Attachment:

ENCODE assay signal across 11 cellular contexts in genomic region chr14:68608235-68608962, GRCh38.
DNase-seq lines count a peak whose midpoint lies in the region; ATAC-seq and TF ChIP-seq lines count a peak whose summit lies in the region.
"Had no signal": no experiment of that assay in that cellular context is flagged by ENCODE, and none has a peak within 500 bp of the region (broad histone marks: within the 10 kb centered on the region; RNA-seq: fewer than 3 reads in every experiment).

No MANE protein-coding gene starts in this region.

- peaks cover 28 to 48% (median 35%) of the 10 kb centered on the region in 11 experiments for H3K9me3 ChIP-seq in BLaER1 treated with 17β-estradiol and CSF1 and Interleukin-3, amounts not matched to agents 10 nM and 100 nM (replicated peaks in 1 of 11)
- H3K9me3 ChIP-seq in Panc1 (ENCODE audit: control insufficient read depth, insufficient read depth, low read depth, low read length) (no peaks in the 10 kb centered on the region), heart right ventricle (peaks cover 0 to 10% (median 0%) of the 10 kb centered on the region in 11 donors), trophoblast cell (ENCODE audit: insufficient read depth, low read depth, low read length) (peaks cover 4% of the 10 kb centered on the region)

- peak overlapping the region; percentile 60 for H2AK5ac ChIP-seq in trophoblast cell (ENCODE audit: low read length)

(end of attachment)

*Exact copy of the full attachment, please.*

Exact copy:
ENCODE assay signal across 11 cellular contexts in genomic region chr14:68608235-68608962, GRCh38.
DNase-seq lines count a peak whose midpoint lies in the region; ATAC-seq and TF ChIP-seq lines count a peak whose summit lies in the region.
"Had no signal": no experiment of that assay in that cellular context is flagged by ENCODE, and none has a peak within 500 bp of the region (broad histone marks: within the 10 kb centered on the region; RNA-seq: fewer than 3 reads in every experiment).

No MANE protein-coding gene starts in this region.

- peaks cover 28 to 48% (median 35%) of the 10 kb centered on the region in 11 experiments for H3K9me3 ChIP-seq in BLaER1 treated with 17β-estradiol and CSF1 and Interleukin-3, amounts not matched to agents 10 nM and 100 nM (replicated peaks in 1 of 11)
- H3K9me3 ChIP-seq in Panc1 (ENCODE audit: control insufficient read depth, insufficient read depth, low read depth, low read length) (no peaks in the 10 kb centered on the region), heart right ventricle (peaks cover 0 to 10% (median 0%) of the 10 kb centered on the region in 11 donors), trophoblast cell (ENCODE audit: insufficient read depth, low read depth, low read length) (peaks cover 4% of the 10 kb centered on the region)

- peak overlapping the region; percentile 60 for H2AK5ac ChIP-seq in trophoblast cell (ENCODE audit: low read length)